What’s wrong with my fuel gauge? Diagnosing a bad fuel sending unit
The most common problem that causes the fuel gauge to read incorrectly is a bad fuel sending unit. The fuel sending unit is used to measure the amount of fuel in the fuel tank and communicate the fuel level to the fuel gauge on the vehicle dashboard. This ensures that the driver is aware of the fuel level at all times, as well as warn when the vehicle is low on fuel, and when to visit a gas station before the tank is completely empty. If something happens to the fuel sending unit, the fuel gauge is the first to show it, so let’s take a look at how the two work together.
How a fuel sending unit works
The fuel sending unit located in the gas tank to measure the fuel tank level. Some sending units are attached to the fuel pump assembly, while others are stand-alone units, but both are made up of the same three components: a float, a metal rod/arm, and a variable resistor. These three components work together to measure the vehicle’s fuel level and relay the information to the gas gauge.
Float — The float, which is made of a buoyant composite or foam, floats on top of the fuel in the tank.
Metal rod or arm — The float is connected by a thin metal rod to a contact inside the variable resistor.
Variable resistor — A resistor is an electrical device that resists the flow of electricity, and a variable resistor has the ability to adjust the amount of resistance voltage encounters by sliding a contact (wiper) over a resistive element. The wiper is connected to the fuel gauge either directly by wire, or indirectly to an electronic device that communicates with the fuel gauge. In a fuel sending unit, the variable resistor receives power via a small coil from the vehicle’s battery, which is used as the baseline signal.
The fuel sending unit is one of many terms associated with this auto part. Some other terms used include: sending unit, fuel sender unit, fuel tank sending unit, fuel level sender unit, fuel level sending unit, fuel pump sender unit, fuel pump sending unit, fuel gauge sender unit, fuel gauge sending unit, and fuel level sensor. Luckily, these names are interchangeable because they all refer to the same part with the function of measuring a vehicle’s fuel level.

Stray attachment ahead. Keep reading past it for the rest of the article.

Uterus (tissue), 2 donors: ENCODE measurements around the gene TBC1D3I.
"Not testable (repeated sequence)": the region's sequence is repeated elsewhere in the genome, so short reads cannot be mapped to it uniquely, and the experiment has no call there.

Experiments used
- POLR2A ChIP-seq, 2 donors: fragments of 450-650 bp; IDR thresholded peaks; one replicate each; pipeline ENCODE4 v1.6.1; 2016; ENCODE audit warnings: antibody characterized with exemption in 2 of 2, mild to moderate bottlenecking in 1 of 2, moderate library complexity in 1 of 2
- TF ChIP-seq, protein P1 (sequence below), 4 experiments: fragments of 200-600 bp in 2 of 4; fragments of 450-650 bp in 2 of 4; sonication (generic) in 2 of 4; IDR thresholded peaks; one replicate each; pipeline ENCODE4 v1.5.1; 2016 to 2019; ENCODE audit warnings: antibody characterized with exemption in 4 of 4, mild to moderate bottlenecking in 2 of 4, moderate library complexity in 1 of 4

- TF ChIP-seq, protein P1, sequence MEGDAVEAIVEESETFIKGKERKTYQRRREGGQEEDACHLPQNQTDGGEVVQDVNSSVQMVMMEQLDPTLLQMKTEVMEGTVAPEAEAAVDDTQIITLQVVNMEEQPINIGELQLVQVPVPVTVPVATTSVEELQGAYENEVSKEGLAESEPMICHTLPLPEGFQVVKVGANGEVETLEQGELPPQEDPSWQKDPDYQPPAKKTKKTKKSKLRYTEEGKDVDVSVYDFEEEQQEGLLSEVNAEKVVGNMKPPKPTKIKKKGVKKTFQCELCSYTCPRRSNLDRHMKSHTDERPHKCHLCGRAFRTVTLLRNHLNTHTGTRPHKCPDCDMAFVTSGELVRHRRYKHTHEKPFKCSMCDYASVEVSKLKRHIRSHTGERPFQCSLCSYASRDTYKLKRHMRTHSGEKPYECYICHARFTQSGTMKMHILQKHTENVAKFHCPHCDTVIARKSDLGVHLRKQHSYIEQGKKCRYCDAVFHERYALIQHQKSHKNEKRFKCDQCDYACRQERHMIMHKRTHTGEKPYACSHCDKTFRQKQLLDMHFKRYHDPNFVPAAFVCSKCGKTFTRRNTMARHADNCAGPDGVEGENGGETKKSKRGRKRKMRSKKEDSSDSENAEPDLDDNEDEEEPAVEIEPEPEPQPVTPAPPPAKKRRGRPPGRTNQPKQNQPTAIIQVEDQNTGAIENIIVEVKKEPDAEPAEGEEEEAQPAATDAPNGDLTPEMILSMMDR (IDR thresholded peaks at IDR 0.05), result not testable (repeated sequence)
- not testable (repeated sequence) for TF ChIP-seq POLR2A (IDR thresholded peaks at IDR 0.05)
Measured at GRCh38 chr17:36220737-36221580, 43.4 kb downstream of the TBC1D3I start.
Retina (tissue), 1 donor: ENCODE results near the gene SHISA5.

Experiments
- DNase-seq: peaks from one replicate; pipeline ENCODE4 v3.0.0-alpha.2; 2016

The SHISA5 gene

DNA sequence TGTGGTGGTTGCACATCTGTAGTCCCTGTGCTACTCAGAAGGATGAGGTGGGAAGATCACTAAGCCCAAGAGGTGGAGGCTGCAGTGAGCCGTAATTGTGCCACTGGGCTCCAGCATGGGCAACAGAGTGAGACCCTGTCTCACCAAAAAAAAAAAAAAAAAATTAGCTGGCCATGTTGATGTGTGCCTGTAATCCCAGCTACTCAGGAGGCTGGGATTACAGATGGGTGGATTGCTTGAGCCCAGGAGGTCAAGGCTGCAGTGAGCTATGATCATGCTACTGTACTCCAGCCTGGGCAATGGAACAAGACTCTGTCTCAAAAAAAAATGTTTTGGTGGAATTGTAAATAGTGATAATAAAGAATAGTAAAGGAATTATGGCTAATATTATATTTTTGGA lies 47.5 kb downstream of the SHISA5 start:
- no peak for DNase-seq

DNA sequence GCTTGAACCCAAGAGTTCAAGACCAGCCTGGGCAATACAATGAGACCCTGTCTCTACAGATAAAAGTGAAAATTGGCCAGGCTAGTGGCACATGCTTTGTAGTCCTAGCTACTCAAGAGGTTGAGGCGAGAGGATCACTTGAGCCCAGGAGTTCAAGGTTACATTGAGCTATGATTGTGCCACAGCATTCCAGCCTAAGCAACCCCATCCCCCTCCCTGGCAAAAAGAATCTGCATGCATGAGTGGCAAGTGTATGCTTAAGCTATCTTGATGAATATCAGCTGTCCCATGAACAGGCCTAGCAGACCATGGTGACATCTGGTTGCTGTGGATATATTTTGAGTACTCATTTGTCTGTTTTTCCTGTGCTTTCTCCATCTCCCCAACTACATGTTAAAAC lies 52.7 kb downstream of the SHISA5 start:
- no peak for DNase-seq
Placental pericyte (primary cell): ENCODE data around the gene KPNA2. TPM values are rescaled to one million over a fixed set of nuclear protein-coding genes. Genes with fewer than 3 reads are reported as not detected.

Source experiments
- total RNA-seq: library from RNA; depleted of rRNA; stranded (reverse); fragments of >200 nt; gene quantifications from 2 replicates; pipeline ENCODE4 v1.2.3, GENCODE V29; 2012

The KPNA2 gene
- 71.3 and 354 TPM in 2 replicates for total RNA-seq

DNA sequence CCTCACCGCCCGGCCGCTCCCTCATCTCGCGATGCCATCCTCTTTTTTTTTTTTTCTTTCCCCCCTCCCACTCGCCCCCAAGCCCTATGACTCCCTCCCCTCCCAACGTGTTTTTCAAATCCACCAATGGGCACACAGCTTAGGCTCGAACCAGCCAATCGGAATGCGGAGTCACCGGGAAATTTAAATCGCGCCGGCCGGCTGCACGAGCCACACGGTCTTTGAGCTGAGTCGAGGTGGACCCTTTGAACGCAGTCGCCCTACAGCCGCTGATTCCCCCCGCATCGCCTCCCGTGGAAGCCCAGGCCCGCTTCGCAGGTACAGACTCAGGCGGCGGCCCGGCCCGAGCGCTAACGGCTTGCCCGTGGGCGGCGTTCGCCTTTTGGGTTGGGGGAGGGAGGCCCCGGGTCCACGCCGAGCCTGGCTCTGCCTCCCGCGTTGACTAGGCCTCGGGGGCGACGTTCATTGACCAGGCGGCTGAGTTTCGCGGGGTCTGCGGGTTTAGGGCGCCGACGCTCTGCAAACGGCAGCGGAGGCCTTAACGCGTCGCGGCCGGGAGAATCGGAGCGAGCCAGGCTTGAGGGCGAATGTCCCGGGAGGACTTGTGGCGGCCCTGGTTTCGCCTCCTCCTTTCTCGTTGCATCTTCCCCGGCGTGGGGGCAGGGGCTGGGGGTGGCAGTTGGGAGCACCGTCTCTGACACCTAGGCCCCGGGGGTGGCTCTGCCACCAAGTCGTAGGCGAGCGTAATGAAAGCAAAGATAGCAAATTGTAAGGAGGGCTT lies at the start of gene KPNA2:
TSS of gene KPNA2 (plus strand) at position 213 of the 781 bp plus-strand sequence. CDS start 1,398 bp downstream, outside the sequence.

How a fuel sending unit measures fuel tank levels
The float in the fuel tank will move up or down according to the fuel level. The metal rod pivots in relation to the float, which causes the wiper inside the variable resistor to move as well. The wiper moves along a strip of resistive material connected to a ground on one end, and the strength of the electric current from the resistor is determined by the position of the wiper to the ground. The wiper sends the electric current to the fuel gauge, which displays the fuel level accordingly on the vehicle dashboard.
Fuel sending units work differently depending on the manufacturer. For example, a Ford fuel sending unit will be further from the ground on a full tank, while a GM fuel sending unit of the same year will be closest to the ground on a full tank. To understand how your vehicle’s fuel sending unit reads resistance, consult the service manual.
When the fuel tank is completely full, the wiper is either closest or furthest from the ground on the resistive material strip. Here is where there is either the least amount of resistance or full resistance respectively. When a vehicle is almost out of fuel, the wiper again is either closest or furthest from the ground as float rests at the bottom of the metal rods travel. Depending on its specifications, the fuel gauge will show full or empty according to what resistance it reads as full or empty.
As the fuel level along with the float lower in the tank, the metal rod connected to the float either moves the wiper further or closer to the ground, which either restricts or increases the amount of electric current being sent to the fuel gauge. The fuel gauge display drops from full according to the resistance change.